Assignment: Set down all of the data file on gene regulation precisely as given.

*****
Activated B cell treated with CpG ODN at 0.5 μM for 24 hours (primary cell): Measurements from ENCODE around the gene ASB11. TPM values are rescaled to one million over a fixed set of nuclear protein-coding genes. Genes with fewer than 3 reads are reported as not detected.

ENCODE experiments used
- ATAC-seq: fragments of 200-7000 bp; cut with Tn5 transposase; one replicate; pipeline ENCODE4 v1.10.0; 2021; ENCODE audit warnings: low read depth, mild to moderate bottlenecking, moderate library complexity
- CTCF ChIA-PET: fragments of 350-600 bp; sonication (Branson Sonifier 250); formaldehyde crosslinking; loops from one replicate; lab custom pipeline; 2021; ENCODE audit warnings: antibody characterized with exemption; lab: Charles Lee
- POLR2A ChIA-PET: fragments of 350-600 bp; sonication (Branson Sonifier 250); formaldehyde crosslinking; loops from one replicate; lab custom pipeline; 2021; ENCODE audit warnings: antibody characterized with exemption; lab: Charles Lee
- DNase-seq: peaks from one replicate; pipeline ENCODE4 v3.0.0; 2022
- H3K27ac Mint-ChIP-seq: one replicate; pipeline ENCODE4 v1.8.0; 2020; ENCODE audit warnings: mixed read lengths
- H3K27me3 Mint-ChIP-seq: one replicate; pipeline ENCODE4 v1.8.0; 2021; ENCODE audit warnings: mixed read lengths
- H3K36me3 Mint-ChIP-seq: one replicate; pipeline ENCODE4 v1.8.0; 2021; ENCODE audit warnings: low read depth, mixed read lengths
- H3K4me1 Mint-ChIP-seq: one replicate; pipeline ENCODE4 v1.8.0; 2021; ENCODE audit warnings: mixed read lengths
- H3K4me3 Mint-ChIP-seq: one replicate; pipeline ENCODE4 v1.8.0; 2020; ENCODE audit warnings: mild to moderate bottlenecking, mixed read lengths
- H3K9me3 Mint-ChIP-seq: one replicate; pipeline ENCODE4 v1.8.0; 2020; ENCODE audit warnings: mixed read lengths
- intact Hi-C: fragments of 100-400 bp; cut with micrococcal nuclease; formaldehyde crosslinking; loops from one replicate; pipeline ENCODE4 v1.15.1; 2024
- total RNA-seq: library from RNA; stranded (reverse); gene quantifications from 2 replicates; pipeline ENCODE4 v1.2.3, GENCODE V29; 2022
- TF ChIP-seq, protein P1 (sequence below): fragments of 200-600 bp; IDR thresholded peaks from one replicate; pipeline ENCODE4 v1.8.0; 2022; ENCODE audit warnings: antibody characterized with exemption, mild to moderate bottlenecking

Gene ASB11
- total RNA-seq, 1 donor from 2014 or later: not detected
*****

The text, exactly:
Activated B cell treated with CpG ODN at 0.5 μM for 24 hours (primary cell): Measurements from ENCODE around the gene ASB11. TPM values are rescaled to one million over a fixed set of nuclear protein-coding genes. Genes with fewer than 3 reads are reported as not detected.

ENCODE experiments used
- ATAC-seq: fragments of 200-7000 bp; cut with Tn5 transposase; one replicate; pipeline ENCODE4 v1.10.0; 2021; ENCODE audit warnings: low read depth, mild to moderate bottlenecking, moderate library complexity
- CTCF ChIA-PET: fragments of 350-600 bp; sonication (Branson Sonifier 250); formaldehyde crosslinking; loops from one replicate; lab custom pipeline; 2021; ENCODE audit warnings: antibody characterized with exemption; lab: Charles Lee
- POLR2A ChIA-PET: fragments of 350-600 bp; sonication (Branson Sonifier 250); formaldehyde crosslinking; loops from one replicate; lab custom pipeline; 2021; ENCODE audit warnings: antibody characterized with exemption; lab: Charles Lee
- DNase-seq: peaks from one replicate; pipeline ENCODE4 v3.0.0; 2022
- H3K27ac Mint-ChIP-seq: one replicate; pipeline ENCODE4 v1.8.0; 2020; ENCODE audit warnings: mixed read lengths
- H3K27me3 Mint-ChIP-seq: one replicate; pipeline ENCODE4 v1.8.0; 2021; ENCODE audit warnings: mixed read lengths
- H3K36me3 Mint-ChIP-seq: one replicate; pipeline ENCODE4 v1.8.0; 2021; ENCODE audit warnings: low read depth, mixed read lengths
- H3K4me1 Mint-ChIP-seq: one replicate; pipeline ENCODE4 v1.8.0; 2021; ENCODE audit warnings: mixed read lengths
- H3K4me3 Mint-ChIP-seq: one replicate; pipeline ENCODE4 v1.8.0; 2020; ENCODE audit warnings: mild to moderate bottlenecking, mixed read lengths
- H3K9me3 Mint-ChIP-seq: one replicate; pipeline ENCODE4 v1.8.0; 2020; ENCODE audit warnings: mixed read lengths
- intact Hi-C: fragments of 100-400 bp; cut with micrococcal nuclease; formaldehyde crosslinking; loops from one replicate; pipeline ENCODE4 v1.15.1; 2024
- total RNA-seq: library from RNA; stranded (reverse); gene quantifications from 2 replicates; pipeline ENCODE4 v1.2.3, GENCODE V29; 2022
- TF ChIP-seq, protein P1 (sequence below): fragments of 200-600 bp; IDR thresholded peaks from one replicate; pipeline ENCODE4 v1.8.0; 2022; ENCODE audit warnings: antibody characterized with exemption, mild to moderate bottlenecking

Gene ASB11
- total RNA-seq, 1 donor from 2014 or later: not detected